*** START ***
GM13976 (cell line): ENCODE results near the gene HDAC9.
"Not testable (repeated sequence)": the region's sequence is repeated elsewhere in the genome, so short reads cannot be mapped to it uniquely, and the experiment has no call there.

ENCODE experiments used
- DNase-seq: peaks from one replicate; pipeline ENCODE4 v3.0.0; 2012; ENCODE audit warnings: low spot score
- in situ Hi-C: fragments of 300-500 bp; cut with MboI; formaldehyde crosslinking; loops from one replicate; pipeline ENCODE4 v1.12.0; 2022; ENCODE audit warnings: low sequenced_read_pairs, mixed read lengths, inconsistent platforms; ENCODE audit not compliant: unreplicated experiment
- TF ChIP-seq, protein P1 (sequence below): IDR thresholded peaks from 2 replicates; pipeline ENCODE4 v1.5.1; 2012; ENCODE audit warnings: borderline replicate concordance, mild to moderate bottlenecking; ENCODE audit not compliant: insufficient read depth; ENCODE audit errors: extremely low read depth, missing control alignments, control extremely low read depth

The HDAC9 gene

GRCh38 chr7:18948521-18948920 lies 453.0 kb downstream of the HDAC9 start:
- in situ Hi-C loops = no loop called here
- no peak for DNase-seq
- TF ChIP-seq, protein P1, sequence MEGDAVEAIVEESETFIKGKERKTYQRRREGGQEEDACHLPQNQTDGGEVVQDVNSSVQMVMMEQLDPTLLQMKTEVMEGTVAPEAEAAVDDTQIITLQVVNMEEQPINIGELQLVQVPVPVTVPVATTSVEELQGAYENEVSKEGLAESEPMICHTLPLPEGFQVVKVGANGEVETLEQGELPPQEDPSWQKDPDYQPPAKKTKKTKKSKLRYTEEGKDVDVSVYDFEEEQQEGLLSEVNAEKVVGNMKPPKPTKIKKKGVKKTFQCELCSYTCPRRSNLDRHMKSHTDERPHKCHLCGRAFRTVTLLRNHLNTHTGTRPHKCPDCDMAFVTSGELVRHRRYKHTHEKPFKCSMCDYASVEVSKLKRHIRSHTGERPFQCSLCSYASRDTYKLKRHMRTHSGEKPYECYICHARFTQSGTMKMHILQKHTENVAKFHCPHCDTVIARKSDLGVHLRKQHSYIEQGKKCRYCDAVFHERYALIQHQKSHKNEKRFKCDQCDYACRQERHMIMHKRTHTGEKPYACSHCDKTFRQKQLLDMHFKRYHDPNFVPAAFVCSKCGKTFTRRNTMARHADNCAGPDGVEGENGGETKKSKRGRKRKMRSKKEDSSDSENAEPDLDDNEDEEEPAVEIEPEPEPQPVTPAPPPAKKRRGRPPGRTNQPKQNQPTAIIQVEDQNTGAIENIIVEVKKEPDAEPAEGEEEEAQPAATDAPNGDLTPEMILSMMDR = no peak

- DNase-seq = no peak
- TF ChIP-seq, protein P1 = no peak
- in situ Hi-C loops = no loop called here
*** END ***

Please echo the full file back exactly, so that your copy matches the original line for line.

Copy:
GM13976 (cell line): ENCODE results near the gene HDAC9.
"Not testable (repeated sequence)": the region's sequence is repeated elsewhere in the genome, so short reads cannot be mapped to it uniquely, and the experiment has no call there.

ENCODE experiments used
- DNase-seq: peaks from one replicate; pipeline ENCODE4 v3.0.0; 2012; ENCODE audit warnings: low spot score
- in situ Hi-C: fragments of 300-500 bp; cut with MboI; formaldehyde crosslinking; loops from one replicate; pipeline ENCODE4 v1.12.0; 2022; ENCODE audit warnings: low sequenced_read_pairs, mixed read lengths, inconsistent platforms; ENCODE audit not compliant: unreplicated experiment
- TF ChIP-seq, protein P1 (sequence below): IDR thresholded peaks from 2 replicates; pipeline ENCODE4 v1.5.1; 2012; ENCODE audit warnings: borderline replicate concordance, mild to moderate bottlenecking; ENCODE audit not compliant: insufficient read depth; ENCODE audit errors: extremely low read depth, missing control alignments, control extremely low read depth

The HDAC9 gene

GRCh38 chr7:18948521-18948920 lies 453.0 kb downstream of the HDAC9 start:
- in situ Hi-C loops = no loop called here
- no peak for DNase-seq
- TF ChIP-seq, protein P1, sequence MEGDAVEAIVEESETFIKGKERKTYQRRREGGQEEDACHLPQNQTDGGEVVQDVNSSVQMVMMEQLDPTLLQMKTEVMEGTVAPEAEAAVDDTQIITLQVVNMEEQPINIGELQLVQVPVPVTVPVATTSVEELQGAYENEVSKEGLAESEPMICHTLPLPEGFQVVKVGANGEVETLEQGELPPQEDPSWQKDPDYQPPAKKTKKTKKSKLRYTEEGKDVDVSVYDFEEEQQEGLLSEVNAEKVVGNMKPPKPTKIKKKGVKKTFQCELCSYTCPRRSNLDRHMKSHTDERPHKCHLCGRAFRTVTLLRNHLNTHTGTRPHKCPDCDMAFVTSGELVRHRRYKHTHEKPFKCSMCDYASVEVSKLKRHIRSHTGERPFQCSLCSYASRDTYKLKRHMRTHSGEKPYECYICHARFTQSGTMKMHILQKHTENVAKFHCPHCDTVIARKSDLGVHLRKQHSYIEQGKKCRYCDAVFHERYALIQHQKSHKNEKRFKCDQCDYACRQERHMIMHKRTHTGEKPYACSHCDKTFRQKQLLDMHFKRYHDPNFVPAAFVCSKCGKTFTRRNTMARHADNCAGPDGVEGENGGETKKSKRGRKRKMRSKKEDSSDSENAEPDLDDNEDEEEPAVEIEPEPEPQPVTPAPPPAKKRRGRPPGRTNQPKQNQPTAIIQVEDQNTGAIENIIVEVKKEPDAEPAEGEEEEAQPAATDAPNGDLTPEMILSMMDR = no peak

- DNase-seq = no peak
- TF ChIP-seq, protein P1 = no peak
- in situ Hi-C loops = no loop called here